Apparently, in late 1993, Xantech and Ramco modified their contract. Xantech agreed to reduce the purchase price of the assets by approximately $45,000.00, and Ramco agreed to pay off the reduced balance immediately in cash. Xantech also agreed to release its security interest in some of Ramco's assets. The dispute arose when Xantech discovered that Ramco had sold all of its assets before paying Xantech. Also, Ramco never followed through with the modification acknowledgement procedures as required by Xantech. Ramco paid the modified purchase price by check in late December 1993, but never made any more payments to Xantech. Xantech finally cashed Ramco's check in the Spring of 1994, under a reservation of rights. It notified Ramco of its default on the original contract, and sought to draw some $45,000.00 on the letter of credit issued by Society.
In its motion for a preliminary injunction, Ramco claimed "[t]hat Xantech Corporation is attempting to perpetuate a fraud by demanding payment under the Irrevocable Letter of Credit when payment in fact has been made in full by reason of the accord and satisfaction between Xantech Corporation and Ramco Industries, Inc." R. at 9. Of course, in its motion to vacate the preliminary injunction and at the hearing, Xantech denied any fraudulent activity.
In All Season Ind. v. Tresfjord Boats A/S (1990), Ind. App., 563 N.E.2d 174, we considered allegations of fraud with respect to letters of credit:
Id. at 177-8. We agree with the reasoning and analysis in All Season and find that the "fraud in the transaction" exception described in I.C. 26-1-5-114 applies only to those circumstances where a fraudulent credit transaction is alleged, as opposed to fraud in the underlying contract. The facts in this case, however, indicate that the alleged fraud arose out of the 1993 modification of the contract for the sale of Xantech's assets to Ramco. There is no allegation, and no evidence, of fraud in the 1990 transaction for the letter of credit. Thus, the circumstances here do not fall within the fraud exception outlined in I.C. 26-1-5-114, and the trial court abused its discretion in enjoining Society from honoring Xantech's request to draw on the letter of credit.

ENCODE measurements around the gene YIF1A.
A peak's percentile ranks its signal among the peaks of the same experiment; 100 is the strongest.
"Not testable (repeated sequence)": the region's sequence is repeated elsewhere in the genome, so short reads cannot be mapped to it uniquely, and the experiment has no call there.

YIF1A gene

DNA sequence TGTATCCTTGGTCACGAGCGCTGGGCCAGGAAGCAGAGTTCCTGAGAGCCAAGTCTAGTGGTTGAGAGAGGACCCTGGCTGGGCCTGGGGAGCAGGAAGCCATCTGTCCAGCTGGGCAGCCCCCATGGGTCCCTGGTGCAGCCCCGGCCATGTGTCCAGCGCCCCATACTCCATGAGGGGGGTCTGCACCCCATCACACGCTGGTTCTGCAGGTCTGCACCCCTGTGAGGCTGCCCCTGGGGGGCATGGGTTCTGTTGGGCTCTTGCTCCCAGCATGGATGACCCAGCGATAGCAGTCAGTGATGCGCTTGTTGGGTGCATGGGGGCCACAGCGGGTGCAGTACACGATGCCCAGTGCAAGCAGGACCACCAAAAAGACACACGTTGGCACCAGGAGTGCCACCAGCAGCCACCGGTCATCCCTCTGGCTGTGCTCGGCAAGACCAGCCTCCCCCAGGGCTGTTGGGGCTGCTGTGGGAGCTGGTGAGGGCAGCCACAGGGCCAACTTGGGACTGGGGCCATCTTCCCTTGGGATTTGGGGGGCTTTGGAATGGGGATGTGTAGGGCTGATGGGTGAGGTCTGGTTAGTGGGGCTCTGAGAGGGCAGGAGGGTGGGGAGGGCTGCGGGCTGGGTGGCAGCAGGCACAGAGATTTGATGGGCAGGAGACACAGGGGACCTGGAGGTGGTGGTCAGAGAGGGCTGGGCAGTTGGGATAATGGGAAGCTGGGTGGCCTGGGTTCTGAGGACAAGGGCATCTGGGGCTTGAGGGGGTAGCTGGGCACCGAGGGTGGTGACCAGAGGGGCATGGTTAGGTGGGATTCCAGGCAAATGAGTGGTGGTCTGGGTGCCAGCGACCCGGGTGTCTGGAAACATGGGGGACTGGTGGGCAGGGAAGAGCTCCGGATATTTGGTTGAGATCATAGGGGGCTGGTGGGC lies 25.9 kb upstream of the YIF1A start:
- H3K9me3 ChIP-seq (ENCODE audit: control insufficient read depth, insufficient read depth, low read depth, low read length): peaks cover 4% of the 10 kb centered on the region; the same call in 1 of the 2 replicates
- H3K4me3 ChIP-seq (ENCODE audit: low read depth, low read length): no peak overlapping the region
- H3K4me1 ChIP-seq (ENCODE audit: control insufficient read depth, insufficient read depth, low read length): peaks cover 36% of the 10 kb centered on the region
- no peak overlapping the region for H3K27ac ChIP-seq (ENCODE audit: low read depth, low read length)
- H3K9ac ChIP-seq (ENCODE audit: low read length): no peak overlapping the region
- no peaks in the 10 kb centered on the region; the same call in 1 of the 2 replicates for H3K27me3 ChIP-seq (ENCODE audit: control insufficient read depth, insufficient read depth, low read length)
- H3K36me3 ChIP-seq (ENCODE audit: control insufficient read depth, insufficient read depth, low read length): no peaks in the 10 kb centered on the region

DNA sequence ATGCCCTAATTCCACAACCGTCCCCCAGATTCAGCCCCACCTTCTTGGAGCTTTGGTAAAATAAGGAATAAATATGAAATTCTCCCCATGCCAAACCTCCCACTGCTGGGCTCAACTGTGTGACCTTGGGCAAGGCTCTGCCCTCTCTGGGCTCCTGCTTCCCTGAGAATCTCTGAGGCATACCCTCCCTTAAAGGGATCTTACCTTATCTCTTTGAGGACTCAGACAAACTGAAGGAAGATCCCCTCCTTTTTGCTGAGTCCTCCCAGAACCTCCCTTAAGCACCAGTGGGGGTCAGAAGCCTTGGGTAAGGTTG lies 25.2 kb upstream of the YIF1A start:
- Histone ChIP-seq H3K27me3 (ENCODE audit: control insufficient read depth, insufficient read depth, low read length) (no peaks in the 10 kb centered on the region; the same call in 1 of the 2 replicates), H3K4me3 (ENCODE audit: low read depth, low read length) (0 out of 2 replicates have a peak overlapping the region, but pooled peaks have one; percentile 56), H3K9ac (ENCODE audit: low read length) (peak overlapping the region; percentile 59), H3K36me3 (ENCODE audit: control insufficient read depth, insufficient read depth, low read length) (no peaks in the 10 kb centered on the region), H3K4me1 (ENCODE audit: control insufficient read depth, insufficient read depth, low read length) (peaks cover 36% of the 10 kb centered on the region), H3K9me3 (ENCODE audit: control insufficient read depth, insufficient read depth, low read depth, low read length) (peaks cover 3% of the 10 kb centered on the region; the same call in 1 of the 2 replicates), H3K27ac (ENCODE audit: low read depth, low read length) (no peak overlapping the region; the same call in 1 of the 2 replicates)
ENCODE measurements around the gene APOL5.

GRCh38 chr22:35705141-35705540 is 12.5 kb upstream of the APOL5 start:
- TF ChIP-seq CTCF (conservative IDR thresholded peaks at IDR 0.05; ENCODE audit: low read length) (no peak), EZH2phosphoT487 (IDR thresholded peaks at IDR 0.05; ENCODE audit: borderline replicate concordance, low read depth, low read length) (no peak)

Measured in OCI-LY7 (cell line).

In any case, discretion to grant or deny preliminary injunctive relief is measured by several factors: (1) whether the plaintiff's remedies at law are inadequate thus causing irreparable harm pending the resolution of the substantive action if the injunction does not issue; (2) whether the plaintiff has demonstrated at least a reasonable likelihood of success at trial by establishing a prima facie case; (3) whether the threatened injury to the plaintiff outweighs the threatened harm the grant of the injunction may inflict on the defendant; and (4) whether, by the grant of the preliminary injunction, the public interest would be disserved. Whiteco, supra. If the plaintiff fails to prove any one or more of those requirements, the trial court's grant thereof is an abuse of discretion requiring reversal. Id.
Here, Ramco has failed to prove that its remedy at law is inadequate. As noted, it is clear the dispute revolves around whether there has been a modification of the underlying contract for the sale of Xantech's assets to Ramco, and whether Ramco has satisfied the contract. Thus, any injury Ramco may sustain should Xantech draw on the letter of credit will be economic in nature. Mere economic injury will not warrant the granting of a preliminary injunction. Wells v. Auberry (1982), Ind. App., 429 N.E.2d 679, 684. Moreover, because its potential injury is economic, Ramco has an adequate remedy at law. A preliminary injunction cannot be granted where the law provides a full, adequate, and complete method
Reversed and remanded.
SHARPNACK, C.J., and RILEY, J., concur.
(citations omitted). Here, Ramco is the "customer," Society Bank is the "issuer," and Xantech is the "beneficiary."
T.R. 52(A)(1) provides: